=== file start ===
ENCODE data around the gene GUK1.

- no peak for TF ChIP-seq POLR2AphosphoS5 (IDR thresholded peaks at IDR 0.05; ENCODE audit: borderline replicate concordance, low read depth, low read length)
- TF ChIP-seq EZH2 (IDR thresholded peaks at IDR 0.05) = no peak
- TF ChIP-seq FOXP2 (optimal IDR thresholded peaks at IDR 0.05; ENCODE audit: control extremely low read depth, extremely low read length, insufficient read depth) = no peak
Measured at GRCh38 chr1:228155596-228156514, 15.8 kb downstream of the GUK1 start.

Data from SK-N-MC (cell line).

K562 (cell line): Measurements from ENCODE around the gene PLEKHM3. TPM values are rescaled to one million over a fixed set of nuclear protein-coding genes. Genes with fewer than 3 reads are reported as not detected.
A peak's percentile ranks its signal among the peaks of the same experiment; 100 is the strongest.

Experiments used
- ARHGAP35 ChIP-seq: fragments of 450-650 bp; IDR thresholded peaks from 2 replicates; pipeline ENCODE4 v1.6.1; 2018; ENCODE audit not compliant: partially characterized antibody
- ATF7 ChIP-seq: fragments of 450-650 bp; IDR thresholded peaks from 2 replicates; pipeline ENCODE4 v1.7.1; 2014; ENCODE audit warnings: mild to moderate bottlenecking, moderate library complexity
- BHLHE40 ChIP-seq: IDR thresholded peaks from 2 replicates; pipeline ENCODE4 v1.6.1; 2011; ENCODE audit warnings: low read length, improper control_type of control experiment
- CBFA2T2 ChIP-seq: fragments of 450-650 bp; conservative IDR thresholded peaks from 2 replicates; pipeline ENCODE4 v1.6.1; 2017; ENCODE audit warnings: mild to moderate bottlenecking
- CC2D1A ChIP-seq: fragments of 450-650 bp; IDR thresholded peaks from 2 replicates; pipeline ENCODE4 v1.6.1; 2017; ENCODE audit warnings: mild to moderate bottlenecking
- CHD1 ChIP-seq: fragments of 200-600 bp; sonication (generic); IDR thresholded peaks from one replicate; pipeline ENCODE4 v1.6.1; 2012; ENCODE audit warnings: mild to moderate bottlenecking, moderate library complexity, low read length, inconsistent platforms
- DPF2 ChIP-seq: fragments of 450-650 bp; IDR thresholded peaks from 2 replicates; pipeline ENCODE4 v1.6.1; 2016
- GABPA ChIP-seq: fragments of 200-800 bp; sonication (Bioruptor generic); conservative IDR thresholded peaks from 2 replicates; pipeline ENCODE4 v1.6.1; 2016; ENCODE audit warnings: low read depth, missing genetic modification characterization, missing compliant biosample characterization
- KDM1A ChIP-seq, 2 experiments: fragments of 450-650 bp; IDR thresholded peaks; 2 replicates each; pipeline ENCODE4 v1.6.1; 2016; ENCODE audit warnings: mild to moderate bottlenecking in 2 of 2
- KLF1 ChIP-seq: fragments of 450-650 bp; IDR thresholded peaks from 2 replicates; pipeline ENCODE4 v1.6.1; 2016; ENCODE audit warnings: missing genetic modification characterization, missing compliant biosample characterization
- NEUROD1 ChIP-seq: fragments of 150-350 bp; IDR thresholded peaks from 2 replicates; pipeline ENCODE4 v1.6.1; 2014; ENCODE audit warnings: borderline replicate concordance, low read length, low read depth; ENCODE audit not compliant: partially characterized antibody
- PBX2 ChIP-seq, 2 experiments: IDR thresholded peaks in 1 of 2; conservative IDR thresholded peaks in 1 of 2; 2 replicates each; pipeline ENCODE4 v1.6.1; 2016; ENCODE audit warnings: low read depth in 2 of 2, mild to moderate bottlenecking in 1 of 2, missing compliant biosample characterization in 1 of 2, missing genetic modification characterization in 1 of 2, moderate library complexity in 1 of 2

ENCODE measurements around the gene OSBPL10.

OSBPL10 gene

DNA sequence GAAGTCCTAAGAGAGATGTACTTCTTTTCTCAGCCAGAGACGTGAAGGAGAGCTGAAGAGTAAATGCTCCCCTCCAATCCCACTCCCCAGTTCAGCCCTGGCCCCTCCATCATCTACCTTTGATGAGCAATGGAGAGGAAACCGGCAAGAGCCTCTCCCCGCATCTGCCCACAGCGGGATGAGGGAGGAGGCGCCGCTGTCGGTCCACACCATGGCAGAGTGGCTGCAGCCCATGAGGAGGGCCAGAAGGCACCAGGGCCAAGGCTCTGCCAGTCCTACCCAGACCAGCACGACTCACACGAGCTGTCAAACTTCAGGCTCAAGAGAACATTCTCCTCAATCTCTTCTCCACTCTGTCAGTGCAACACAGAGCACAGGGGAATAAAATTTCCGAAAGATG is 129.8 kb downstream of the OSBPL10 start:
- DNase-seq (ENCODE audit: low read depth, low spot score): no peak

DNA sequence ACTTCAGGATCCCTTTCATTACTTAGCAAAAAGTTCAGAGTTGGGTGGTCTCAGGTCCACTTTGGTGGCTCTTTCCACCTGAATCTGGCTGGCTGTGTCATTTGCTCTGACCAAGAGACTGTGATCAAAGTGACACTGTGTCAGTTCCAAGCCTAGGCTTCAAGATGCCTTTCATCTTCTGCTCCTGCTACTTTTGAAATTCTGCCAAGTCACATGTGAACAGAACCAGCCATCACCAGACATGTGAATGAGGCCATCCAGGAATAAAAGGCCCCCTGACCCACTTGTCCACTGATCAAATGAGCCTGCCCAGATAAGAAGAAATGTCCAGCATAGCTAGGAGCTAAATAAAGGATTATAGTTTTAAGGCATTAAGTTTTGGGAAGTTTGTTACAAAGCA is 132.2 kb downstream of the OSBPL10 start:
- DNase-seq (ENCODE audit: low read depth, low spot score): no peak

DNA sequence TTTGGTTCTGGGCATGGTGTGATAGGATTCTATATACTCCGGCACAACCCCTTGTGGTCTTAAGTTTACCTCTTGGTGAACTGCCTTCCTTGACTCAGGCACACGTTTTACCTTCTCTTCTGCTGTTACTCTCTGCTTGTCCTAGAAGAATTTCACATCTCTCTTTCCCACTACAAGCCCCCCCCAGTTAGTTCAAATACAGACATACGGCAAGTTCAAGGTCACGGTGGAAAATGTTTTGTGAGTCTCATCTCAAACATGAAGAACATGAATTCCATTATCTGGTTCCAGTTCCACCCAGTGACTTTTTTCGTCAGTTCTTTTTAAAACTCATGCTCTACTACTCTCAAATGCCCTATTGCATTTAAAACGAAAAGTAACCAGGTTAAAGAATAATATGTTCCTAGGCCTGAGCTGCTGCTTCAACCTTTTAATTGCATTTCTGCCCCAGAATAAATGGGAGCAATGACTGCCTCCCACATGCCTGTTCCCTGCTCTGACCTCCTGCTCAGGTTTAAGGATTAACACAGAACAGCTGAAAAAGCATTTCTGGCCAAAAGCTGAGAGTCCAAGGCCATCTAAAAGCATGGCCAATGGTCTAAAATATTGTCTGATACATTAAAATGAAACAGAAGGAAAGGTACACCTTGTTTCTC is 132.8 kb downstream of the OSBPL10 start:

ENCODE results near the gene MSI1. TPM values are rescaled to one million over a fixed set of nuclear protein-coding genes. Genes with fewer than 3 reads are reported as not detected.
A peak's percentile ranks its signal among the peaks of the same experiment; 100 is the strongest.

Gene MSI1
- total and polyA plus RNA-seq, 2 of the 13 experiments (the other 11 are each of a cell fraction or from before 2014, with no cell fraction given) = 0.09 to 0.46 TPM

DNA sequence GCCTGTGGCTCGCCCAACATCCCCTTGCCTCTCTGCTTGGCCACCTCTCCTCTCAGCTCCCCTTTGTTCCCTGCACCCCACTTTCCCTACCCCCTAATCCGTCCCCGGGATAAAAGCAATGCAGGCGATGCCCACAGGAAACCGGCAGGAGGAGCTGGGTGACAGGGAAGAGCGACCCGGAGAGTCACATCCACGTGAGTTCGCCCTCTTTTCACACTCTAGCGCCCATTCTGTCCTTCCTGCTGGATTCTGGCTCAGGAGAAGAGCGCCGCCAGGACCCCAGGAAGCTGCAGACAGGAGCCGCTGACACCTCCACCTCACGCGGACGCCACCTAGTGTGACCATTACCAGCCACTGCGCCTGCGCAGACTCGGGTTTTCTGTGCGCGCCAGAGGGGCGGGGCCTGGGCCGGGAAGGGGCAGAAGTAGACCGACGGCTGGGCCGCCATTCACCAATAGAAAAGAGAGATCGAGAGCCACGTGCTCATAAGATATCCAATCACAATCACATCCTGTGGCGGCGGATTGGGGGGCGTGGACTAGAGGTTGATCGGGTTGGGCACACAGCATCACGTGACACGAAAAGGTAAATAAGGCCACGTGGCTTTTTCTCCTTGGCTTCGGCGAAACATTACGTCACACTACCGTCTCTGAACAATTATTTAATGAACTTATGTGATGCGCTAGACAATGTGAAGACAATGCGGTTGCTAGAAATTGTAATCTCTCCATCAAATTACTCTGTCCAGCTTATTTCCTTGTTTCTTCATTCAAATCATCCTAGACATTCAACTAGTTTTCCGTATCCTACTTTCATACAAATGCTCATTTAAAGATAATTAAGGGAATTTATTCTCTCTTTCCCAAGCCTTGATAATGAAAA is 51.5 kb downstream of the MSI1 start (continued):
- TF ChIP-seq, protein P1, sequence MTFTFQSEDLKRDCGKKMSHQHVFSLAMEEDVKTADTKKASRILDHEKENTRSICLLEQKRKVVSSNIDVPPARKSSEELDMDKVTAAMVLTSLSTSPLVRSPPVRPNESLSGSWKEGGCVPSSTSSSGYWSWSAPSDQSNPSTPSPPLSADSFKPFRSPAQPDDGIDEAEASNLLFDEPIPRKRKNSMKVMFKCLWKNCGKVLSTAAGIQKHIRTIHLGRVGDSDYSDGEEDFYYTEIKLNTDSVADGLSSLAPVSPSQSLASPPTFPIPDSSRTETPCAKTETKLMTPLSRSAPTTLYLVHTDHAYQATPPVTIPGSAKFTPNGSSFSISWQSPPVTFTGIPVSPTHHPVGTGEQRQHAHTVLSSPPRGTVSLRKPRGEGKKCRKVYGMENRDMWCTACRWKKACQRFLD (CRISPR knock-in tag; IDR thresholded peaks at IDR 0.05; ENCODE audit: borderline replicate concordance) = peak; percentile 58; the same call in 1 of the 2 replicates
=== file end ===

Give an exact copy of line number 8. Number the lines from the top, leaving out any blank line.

A peak's percentile ranks its signal among the peaks of the same experiment; 100 is the strongest.